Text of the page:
Community members fight to keep Alta Bates emergency center open

Community members gathered Nov. 5 to protest the planned closure of Alta Bates Summit Medical Center services, which would leave the community without emergency services from Richmond to Downtown Oakland.
Stephanie Li/File
Community members gathered Nov. 5 to protest the planned closure of Alta Bates Summit Medical Center services, which would leave the community without emergency services from Richmond to Downtown Oakland.

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More than 350 community members joined the California Nurses Association, or CNA, late Saturday morning to oppose the proposed closure of Alta Bates Medical Center in Berkeley.

The CNA hosted the event to protest the planned closure of the hospital, which could occur as early as 2019. Attendees gathered at the Ed Roberts Campus near Ashby BART station to listen to an array of speakers including State Sen. Nancy Skinner, D-Berkeley, and Mayor Jesse Arreguín, as well as nurses, doctors and private citizens.

Speakers expressed concern over parent company Sutter Health’s proposed closing of medical facilities in Berkeley and highlighted the negative consequences that Alta Bates’ closure could present to community members.

Skinner said the closing of Alta Bates would create a “hospital desert” in Berkeley. She criticized Sutter Health for using the state’s requirement for a seismic safety update — a measure to improve the building’s earthquake resilience — as an “excuse” for closing the hospital.

Skinner promised to introduce another bill in the next legislative session that would attempt to more strictly regulate the closing of nonprofit hospitals. She introduced a similar bill in February 2017 that was vetoed by Gov. Jerry Brown in October 2017.

“This is going to take a concerted long-term effort to make sure that the nonprofit corporation that runs our hospital and emergency room does the right thing,” Skinner said. “What we see is a pattern among many of our private and nonprofit hospital corporations in California — a pattern of putting the hospital executive’s pay … and other — what we might consider profit — motives ahead of patient care and community needs.”

Sutter Health’s proposed plan includes potentially closing Alta Bates Medical Center but maintaining an urgent care center in Berkeley and expanding facilities in its Oakland location by 2030.

Alta Bates staff nurse Thorild Urdal said Sutter Health’s proposal to keep an urgent care center at Alta Bates’ current location does not replace the advantages of having a full-service hospital near the UC Berkeley campus. A visit to an urgent care center amounts to no more than a “glorified doctor’s appointment,” Urdal said.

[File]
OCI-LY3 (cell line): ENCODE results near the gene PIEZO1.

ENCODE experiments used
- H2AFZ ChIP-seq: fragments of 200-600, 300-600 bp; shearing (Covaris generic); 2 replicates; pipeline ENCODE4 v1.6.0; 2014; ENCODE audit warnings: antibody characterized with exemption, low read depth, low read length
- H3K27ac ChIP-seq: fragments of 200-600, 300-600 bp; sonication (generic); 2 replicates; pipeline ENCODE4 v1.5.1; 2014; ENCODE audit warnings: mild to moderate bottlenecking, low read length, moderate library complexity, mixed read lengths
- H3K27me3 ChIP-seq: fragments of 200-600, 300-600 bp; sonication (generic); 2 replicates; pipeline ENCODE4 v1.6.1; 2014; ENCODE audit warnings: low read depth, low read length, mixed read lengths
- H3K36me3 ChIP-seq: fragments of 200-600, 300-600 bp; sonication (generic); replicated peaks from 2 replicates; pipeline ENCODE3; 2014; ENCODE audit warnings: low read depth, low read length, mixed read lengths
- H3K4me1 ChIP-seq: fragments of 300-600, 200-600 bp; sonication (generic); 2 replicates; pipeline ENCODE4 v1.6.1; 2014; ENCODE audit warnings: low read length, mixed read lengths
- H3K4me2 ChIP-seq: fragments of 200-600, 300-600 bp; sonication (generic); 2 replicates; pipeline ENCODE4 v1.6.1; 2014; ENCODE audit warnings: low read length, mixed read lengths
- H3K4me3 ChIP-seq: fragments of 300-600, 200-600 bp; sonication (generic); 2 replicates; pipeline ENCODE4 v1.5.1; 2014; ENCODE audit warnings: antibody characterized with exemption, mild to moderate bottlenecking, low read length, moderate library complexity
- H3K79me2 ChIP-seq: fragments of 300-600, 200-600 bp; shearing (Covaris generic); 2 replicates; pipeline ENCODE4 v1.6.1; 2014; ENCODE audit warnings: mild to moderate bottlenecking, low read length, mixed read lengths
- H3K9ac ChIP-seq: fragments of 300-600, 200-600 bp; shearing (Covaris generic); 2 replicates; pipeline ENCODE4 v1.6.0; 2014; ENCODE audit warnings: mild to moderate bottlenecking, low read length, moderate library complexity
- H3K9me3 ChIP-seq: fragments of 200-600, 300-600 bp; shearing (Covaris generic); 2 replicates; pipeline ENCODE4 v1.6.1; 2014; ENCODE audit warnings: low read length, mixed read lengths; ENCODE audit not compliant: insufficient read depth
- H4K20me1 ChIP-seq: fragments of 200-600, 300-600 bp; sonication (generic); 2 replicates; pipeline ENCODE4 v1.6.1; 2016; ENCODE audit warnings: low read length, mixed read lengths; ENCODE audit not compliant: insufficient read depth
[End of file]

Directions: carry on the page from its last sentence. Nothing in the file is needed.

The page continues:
“If you have anything life-threatening, your life you could be on the line if you go to the urgent care center,” Urdal said. “There is no option to have a free-standing emergency room in the state of California and that’s for good reason. If you have the emergency department without the backup of a full-service hospital, again your life could be at risk.”

Berkeley Fire Chief David Brannigan discussed the consequences Alta Bates’ closure could have on Berkeley Fire Department’s response time to emergency calls in Berkeley. Brannigan said because BFD is legally obligated to bring all patients to an emergency room of a full-service hospital, Alta Bates’ closure would require patients to be rerouted to Summit Medical Center in Oakland. The subsequent drive would add about 12 minutes in response time to any call, according to Brannigan.

Berkeley community health commissioner Andy Katz said the proposed “regionalization of healthcare” is bad for community health. He added that the increased travel distance to Oakland could cause a 7 percent increase in mortality.

ASUC Senator Nuha Khalfay, who also spoke at the panel, said Alta Bates is the only hospital close to the UC Berkeley campus that accepts Student Health Insurance Plan, or SHIP, and other insurance programs. Scheduling appointments between classes, having easy access to specialists and receiving quick treatment in the case of an emergency would become a greater challenge without a hospital close to campus, Khalfay said.

“We need the full-services hospital here because students need to be able to access those services without paying to get to Oakland and without taking an hour out of their day to get to Oakland and an hour to come back,”  Khalfay said.

Sophia Brown-Heidenreich covers city government. Contact her at [email protected] and follow her on Twitter at @sophiabrownh.

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